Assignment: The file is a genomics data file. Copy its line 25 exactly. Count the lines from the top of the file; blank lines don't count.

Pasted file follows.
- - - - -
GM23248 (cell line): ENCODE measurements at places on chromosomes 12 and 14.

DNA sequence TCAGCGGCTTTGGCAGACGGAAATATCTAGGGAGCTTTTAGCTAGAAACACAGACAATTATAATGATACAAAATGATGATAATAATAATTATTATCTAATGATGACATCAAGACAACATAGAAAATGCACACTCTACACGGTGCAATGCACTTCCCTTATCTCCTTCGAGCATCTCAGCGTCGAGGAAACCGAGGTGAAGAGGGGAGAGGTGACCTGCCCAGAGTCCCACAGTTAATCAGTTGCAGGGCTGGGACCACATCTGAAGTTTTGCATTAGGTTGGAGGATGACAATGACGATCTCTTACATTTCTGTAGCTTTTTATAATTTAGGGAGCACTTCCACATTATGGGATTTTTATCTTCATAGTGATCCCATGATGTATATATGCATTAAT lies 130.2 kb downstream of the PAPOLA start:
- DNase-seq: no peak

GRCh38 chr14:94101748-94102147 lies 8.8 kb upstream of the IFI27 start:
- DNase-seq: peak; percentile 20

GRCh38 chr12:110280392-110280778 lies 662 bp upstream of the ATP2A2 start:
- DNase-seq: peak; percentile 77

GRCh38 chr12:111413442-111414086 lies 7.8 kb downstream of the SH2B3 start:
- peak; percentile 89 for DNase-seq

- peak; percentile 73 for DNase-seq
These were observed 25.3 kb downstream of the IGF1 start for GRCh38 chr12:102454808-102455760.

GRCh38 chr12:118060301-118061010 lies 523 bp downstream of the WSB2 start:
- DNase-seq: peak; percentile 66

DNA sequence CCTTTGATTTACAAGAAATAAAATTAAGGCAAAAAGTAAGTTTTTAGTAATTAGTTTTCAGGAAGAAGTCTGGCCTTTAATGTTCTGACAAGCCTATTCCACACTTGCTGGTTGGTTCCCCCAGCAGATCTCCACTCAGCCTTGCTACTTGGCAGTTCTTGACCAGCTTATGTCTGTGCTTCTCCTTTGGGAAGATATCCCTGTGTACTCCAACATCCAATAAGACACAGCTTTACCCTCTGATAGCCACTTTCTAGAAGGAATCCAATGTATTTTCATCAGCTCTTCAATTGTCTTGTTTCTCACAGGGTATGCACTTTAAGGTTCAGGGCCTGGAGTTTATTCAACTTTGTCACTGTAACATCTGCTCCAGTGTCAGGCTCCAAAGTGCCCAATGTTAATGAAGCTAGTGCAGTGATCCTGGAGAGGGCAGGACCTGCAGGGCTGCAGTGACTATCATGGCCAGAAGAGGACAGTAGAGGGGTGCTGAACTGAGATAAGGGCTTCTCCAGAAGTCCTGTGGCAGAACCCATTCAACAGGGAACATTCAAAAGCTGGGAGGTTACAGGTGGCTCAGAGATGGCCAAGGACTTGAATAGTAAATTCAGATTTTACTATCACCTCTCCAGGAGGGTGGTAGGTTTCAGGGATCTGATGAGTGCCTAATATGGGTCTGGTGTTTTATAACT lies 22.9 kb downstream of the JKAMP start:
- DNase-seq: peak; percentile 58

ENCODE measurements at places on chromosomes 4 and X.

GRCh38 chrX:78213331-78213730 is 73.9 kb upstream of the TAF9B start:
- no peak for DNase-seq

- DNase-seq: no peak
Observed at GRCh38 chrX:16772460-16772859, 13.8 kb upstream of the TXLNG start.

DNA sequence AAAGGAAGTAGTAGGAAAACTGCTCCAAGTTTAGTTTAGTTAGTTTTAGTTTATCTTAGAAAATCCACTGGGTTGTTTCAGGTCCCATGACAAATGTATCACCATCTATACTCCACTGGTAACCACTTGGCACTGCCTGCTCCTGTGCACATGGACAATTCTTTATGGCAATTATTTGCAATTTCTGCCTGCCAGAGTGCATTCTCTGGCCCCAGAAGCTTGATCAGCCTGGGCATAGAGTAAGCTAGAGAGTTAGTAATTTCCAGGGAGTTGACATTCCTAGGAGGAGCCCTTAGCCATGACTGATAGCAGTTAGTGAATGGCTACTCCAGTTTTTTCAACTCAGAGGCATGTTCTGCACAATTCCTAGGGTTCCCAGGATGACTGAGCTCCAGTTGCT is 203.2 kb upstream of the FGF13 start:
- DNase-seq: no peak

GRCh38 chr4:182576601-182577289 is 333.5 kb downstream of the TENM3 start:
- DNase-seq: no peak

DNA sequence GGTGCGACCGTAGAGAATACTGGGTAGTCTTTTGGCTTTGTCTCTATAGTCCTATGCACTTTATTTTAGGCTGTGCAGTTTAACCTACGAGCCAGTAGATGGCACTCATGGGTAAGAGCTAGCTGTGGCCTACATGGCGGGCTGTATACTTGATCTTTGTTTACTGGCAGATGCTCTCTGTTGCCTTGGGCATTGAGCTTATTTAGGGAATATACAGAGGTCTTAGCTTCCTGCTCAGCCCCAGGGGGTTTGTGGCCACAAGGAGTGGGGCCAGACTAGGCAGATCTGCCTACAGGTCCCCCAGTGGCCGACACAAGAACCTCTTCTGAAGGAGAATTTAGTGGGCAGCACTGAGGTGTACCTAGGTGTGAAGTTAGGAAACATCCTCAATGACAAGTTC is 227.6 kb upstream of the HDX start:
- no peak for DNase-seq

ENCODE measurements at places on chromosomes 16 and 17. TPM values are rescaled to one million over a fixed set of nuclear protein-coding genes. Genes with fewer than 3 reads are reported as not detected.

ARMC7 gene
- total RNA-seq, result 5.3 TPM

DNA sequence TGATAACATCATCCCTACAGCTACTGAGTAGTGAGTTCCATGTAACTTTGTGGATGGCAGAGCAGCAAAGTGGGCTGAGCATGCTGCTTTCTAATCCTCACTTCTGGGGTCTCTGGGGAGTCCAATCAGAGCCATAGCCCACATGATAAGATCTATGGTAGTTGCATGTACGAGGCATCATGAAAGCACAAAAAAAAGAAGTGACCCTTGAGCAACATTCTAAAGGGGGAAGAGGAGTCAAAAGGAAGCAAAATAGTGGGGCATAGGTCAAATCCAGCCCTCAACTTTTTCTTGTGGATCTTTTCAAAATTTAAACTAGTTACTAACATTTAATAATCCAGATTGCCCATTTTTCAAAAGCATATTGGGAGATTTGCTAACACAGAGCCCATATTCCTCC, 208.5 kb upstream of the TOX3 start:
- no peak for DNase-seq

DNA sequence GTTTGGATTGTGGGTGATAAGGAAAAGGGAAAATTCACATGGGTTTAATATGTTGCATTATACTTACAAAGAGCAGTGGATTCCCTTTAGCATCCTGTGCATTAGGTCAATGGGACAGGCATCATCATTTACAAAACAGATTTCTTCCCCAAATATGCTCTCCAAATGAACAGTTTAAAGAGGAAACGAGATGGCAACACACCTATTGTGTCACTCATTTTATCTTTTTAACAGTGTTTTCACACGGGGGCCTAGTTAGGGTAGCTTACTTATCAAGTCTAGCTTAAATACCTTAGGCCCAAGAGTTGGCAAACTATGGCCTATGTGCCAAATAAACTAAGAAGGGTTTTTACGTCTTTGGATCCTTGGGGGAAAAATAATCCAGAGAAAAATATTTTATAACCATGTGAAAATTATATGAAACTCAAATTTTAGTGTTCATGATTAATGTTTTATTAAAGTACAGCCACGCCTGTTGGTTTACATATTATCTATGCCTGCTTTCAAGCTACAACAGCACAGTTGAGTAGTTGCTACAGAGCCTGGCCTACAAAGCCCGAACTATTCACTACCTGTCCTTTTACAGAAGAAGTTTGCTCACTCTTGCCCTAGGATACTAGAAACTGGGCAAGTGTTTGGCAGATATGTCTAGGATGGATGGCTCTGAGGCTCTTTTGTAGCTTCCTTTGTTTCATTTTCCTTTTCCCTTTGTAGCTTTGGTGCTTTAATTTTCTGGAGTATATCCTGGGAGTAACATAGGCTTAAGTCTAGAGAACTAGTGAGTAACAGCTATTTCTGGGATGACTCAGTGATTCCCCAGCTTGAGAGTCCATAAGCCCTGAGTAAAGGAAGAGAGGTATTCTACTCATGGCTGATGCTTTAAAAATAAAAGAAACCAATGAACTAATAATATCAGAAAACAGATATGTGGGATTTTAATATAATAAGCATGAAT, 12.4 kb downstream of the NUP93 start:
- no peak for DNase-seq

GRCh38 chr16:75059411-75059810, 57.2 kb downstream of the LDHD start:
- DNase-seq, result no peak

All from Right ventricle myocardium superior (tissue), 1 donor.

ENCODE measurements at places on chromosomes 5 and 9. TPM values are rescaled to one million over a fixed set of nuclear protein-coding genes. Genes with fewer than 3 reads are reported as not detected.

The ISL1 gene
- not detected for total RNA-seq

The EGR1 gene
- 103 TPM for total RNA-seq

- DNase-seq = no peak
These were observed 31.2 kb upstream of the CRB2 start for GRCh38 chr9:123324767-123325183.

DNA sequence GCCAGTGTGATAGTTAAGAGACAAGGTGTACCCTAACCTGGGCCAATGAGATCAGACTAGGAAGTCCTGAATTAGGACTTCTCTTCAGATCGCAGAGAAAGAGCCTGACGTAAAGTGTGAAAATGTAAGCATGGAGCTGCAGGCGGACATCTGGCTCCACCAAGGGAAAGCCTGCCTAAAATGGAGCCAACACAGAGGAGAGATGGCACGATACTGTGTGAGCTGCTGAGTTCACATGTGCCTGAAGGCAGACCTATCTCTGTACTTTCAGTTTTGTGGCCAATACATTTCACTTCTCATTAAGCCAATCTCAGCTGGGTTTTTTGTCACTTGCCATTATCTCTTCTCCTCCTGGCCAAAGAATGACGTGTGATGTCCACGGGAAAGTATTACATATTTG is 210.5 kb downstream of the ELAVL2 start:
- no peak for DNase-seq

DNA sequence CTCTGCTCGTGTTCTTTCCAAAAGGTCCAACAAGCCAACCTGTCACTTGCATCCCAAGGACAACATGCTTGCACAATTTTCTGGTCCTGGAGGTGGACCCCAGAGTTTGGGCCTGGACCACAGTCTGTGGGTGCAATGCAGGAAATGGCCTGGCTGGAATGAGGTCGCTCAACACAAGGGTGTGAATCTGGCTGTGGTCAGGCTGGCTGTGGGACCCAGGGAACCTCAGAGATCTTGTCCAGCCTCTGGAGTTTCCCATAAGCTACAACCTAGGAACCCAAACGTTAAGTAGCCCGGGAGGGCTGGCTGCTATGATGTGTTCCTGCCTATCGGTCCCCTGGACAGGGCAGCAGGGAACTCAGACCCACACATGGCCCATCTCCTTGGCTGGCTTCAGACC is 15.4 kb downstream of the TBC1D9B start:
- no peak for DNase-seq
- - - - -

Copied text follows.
DNA sequence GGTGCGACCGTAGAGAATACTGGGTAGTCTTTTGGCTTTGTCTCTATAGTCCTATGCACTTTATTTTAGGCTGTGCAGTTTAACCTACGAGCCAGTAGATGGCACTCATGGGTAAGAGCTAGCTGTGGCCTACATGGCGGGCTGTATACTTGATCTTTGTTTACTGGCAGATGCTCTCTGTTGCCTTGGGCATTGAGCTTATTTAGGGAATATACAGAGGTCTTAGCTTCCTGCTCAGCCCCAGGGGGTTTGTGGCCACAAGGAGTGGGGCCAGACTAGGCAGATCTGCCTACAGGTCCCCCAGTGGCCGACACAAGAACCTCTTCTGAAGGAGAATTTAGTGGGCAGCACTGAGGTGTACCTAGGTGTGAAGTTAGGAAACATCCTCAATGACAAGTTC is 227.6 kb upstream of the HDX start: